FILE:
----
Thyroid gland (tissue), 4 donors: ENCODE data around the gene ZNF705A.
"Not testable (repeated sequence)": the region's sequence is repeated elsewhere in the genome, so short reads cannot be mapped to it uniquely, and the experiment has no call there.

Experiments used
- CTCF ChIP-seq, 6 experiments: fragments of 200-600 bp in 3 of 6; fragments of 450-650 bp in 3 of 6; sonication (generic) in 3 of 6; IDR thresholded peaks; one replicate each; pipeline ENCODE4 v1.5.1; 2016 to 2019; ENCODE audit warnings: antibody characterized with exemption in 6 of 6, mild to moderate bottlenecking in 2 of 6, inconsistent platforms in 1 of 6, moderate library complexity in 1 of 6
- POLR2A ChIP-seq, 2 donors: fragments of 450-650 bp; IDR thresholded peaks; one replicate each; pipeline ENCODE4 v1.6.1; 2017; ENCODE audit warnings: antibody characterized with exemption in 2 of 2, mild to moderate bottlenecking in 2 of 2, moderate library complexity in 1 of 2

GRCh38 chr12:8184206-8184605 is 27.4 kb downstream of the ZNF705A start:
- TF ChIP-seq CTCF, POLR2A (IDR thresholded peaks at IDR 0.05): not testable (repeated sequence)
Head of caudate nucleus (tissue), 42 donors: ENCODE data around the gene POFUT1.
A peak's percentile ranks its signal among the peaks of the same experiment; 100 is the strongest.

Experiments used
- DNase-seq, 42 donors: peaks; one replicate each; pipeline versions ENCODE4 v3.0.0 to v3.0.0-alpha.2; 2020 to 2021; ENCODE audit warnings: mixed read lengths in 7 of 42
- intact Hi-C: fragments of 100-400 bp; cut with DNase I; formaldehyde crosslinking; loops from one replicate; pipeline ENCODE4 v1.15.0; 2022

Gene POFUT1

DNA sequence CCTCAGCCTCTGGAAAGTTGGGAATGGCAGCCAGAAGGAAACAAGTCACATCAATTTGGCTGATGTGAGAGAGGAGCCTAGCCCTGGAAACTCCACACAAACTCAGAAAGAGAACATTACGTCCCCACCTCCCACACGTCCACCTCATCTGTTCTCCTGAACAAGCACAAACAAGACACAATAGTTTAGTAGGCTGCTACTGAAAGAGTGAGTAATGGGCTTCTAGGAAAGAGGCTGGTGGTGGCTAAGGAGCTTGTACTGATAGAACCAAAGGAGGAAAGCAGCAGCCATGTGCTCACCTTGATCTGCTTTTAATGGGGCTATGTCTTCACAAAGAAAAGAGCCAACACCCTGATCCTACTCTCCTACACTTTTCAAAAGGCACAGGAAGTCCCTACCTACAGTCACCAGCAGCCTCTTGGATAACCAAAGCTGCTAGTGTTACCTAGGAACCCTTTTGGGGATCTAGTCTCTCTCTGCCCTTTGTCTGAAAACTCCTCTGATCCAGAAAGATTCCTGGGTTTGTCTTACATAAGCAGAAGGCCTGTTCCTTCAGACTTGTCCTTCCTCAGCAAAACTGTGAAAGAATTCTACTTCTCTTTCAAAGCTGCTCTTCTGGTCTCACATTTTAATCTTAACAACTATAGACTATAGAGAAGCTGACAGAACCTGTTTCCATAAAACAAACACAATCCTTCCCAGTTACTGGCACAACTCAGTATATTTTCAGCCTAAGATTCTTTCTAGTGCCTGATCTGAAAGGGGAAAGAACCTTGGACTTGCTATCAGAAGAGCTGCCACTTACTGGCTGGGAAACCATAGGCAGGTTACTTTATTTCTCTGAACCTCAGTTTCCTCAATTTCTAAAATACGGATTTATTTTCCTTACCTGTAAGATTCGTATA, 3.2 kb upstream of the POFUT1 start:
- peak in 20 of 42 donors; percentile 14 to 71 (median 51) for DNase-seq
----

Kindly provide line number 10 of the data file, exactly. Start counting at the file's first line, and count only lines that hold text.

Experiments used